Science fiction writers have re-imagined our world in various ways, creating or uncovering paradigms that overturn our assumptions about how we exist in the real world. Going into a possible future is one such approach; I’m thinking of Ursula K. Le Guin’s stunning work, The Dispossessed, and its sophisticated sociological world-building (which makes similar attempts in Anathem seem quite naïve). I’ve read The Dispossessed many times, and to me it is one of the seminal works of science fiction. More recently Le Guin has done it again with her novel, Lavinia. This time she has gone into the deep past, into an imagined history. I found Lavinia to be a spare, beautiful evocation of a time long past, where humans, animals, and landscape were not separate from each other. The voice of Lavinia, given only a mention in Vergil’s Aeneid, is very moving and believable in this novel. A rare celebration of the notion of duty (in a form I recognized to be quite similar to the Hindu notion of dharma) in the context of a civilization deeply connected with the non-human world, it is a unique work, subversive in a subtle way because it tells us without actually telling us that there are other ways to be in this world. Better than my ramblings is to read the actual book and to listen to this videotape of the author reading a section aloud.

I’ll mention only two non-fiction books I read, mostly in the interests of conserving space: one is a small and elegant book by MIT atmospheric scientist Kerry Emanuel: What We Know About Climate Change. Written for the Boston Press as part of a series of works explaining important ideas to the public, this tiny book is very readable and communicates with enviable clarity the science of climate change. The other book is ethologist Marc Bekoff’s The Emotional Lives of Animals, which brings the reader up to date on what science and experience have taught us about animals and their emotions. Which is, that we share with them (and mammals, certainly) quite a wide range of emotions. This is a delightful work and a necessary one in a society where animals have been considered little more than commodities. To what extent this attitude has contributed to the crisis of global warming is left as an exercise to the reader.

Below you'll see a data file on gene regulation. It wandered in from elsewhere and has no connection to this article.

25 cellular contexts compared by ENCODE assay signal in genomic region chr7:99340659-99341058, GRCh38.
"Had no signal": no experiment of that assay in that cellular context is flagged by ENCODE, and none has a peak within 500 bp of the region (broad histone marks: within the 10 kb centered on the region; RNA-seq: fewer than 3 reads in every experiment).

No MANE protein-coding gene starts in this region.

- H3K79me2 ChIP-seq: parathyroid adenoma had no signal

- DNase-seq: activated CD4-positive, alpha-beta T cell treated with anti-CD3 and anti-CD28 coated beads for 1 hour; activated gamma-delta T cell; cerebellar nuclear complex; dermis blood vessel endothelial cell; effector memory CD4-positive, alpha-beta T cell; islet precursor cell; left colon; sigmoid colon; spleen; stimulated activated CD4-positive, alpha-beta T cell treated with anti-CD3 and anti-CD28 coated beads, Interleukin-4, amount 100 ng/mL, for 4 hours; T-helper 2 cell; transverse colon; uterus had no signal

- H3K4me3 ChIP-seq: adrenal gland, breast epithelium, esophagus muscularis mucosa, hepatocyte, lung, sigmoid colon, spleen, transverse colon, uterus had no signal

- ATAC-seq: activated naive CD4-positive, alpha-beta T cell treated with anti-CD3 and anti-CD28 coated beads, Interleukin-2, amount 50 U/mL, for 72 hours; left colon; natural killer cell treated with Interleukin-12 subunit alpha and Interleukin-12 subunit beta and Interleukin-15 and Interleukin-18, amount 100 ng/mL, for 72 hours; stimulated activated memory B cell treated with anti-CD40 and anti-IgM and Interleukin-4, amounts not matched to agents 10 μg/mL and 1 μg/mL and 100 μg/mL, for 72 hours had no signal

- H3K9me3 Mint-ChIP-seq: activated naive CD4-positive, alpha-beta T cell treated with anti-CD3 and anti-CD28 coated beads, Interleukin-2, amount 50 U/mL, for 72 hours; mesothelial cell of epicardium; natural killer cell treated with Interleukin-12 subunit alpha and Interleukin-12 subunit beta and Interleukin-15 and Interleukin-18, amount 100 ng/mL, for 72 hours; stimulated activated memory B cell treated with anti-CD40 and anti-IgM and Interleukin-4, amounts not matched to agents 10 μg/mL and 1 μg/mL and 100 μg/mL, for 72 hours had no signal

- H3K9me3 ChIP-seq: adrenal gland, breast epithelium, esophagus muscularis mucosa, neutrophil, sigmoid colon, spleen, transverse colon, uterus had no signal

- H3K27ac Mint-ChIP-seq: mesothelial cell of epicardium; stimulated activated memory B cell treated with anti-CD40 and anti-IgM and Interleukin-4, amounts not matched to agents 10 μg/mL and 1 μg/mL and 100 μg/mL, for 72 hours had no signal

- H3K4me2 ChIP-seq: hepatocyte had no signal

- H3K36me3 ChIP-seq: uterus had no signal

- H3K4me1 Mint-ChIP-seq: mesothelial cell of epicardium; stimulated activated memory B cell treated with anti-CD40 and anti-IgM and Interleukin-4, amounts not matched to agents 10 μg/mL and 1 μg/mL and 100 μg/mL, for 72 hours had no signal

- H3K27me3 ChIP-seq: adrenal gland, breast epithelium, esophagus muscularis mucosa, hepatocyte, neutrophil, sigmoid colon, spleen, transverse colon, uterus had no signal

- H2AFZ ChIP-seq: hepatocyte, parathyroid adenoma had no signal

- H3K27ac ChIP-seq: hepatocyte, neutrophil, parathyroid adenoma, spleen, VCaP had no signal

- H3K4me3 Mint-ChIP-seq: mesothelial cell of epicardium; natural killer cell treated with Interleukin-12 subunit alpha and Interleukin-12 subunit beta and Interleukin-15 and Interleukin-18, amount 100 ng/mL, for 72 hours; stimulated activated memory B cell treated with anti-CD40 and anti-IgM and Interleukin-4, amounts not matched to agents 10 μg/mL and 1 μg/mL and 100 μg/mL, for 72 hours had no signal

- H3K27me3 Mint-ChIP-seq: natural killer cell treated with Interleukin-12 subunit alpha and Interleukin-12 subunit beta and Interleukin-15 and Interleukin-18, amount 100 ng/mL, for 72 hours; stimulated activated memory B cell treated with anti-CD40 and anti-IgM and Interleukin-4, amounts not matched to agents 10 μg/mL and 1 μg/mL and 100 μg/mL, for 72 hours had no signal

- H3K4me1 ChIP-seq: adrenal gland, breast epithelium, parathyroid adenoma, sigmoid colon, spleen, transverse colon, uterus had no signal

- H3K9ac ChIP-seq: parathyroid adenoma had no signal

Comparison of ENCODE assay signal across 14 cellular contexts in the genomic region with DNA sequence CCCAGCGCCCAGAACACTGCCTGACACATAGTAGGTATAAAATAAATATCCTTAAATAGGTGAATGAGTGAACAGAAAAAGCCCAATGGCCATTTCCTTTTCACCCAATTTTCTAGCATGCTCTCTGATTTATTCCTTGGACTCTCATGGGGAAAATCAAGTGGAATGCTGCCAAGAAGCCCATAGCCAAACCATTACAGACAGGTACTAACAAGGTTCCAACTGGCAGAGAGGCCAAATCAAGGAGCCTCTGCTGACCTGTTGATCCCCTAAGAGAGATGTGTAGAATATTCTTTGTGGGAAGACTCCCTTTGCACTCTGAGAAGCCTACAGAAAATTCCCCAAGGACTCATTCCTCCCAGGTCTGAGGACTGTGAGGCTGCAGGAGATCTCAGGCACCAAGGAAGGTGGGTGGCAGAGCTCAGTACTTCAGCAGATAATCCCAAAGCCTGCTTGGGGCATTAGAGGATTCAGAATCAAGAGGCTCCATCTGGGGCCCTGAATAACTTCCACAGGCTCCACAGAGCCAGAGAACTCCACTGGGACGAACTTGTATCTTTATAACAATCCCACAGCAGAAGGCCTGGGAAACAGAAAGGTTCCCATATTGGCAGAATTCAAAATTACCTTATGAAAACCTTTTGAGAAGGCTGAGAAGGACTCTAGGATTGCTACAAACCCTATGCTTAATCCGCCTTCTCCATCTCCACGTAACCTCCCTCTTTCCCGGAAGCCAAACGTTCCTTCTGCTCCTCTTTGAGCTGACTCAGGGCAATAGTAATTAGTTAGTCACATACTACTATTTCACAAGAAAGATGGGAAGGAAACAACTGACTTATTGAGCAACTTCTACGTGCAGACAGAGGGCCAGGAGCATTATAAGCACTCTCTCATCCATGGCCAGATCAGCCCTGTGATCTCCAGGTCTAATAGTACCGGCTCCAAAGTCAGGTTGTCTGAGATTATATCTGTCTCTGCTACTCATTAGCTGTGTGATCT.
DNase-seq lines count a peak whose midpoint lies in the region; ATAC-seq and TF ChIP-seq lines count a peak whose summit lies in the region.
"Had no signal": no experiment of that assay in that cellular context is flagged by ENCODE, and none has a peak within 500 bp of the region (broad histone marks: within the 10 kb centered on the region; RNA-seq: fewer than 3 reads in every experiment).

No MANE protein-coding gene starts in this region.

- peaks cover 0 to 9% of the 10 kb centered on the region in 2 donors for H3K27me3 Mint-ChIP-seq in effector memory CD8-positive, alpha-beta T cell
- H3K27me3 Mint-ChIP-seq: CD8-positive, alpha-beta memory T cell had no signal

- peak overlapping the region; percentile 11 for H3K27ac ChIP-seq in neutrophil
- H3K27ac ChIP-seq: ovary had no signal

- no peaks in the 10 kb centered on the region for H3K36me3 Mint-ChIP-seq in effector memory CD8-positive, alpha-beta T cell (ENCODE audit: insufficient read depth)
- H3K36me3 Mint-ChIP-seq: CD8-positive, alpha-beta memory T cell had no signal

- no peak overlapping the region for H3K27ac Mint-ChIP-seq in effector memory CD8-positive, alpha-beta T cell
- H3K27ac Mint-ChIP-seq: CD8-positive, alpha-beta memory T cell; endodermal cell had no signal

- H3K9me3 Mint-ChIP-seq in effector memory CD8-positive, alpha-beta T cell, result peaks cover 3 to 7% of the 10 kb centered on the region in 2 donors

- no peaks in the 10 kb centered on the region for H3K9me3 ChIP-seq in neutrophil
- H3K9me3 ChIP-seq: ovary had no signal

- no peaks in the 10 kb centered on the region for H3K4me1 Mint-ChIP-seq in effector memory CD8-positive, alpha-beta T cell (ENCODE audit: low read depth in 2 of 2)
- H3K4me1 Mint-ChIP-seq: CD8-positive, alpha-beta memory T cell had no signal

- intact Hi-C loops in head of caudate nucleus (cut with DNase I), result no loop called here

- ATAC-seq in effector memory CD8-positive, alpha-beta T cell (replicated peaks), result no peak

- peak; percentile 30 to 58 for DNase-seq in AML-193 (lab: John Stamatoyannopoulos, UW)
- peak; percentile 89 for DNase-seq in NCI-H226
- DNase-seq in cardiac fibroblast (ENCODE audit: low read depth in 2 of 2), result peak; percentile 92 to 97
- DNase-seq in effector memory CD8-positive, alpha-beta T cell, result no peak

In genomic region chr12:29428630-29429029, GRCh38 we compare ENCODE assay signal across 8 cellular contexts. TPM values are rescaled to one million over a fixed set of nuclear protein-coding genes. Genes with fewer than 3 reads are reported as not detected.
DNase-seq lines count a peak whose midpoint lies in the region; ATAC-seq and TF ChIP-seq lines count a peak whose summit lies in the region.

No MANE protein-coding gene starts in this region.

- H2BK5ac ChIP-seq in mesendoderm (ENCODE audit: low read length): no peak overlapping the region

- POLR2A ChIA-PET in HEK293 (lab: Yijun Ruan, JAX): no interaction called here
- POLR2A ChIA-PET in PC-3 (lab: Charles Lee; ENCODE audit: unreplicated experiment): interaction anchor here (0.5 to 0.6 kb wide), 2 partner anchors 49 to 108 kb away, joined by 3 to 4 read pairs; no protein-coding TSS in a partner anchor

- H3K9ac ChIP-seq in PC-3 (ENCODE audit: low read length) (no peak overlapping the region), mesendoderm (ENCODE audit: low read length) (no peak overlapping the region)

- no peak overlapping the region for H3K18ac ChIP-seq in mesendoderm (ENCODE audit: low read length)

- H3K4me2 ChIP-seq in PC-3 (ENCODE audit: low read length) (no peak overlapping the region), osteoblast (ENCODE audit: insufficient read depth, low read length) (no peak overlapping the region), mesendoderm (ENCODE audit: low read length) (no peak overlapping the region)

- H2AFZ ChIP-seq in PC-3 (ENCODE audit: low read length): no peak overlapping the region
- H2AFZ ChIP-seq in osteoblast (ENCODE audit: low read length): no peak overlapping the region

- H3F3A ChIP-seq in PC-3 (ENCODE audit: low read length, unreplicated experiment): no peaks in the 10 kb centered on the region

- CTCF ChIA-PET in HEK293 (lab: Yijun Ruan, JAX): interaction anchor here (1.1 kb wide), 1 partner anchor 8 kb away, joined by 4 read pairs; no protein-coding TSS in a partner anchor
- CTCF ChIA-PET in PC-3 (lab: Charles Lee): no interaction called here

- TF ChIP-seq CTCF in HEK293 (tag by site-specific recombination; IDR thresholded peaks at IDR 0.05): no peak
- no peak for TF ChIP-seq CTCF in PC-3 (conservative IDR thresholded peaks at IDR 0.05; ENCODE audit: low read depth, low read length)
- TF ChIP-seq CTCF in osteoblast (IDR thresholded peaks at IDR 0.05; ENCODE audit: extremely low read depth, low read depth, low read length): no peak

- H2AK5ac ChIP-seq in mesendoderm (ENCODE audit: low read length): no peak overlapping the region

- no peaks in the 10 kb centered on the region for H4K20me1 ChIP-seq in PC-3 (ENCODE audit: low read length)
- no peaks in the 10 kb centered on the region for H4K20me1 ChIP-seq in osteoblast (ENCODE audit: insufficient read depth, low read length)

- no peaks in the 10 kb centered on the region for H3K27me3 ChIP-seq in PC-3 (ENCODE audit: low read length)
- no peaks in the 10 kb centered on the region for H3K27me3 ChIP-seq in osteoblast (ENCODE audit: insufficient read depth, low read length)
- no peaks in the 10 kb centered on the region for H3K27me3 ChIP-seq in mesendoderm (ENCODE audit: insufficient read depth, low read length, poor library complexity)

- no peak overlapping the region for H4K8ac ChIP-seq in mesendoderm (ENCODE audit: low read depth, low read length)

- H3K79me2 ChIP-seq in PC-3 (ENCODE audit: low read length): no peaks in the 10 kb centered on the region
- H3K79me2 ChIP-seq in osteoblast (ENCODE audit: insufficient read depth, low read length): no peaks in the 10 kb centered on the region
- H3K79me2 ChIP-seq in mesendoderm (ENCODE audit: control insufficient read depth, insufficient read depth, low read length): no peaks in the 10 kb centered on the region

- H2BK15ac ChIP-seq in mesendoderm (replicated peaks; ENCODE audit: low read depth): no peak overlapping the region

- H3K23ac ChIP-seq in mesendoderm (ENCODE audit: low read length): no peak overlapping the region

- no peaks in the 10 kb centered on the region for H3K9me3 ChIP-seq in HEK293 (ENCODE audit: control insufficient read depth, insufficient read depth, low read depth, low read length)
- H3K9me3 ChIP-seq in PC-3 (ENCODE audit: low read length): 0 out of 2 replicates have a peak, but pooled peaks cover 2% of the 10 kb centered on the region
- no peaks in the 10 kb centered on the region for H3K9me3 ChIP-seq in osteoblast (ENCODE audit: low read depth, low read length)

I don’t get to see many movies but this year was different. I saw quite a few. Two of them were Hindi movies, the first being Delhi 6. While deemed by many to be a flop, this movie from Mumbai’s great film industry is really quite enjoyable. The music is awesome and wildly eclectic (a signature of the genius of A.R. Rahman) the story --- of a young man settled in America who goes back with his dying grandmother to the ancestral home in Old Delhi and finds not only love but himself --- oscillates between realistic and surreal, and it has enough of the good old Bollywood masala while dipping into serious issues like religious conflict. The other movie I saw was the classic 1951 Bollywood movie Awara. I grew up with its songs and its story but had somehow not managed to see it, even though it is iconic, and wildly popular in and outside India (at least among earlier generations in China and Russia). It is the story of a wastrel, a wanderer whose mother was thrown out by his rich judge father after she was kidnapped and released by a man wrongly accused and imprisoned by said judge. The songs are wonderful and the movie is surprisingly daring for its time, not only in terms of clothing worn by the actors but in its characterization of Rita, a passionate, brilliant young female lawyer, wonderfully rendered by the inimitable Nargis.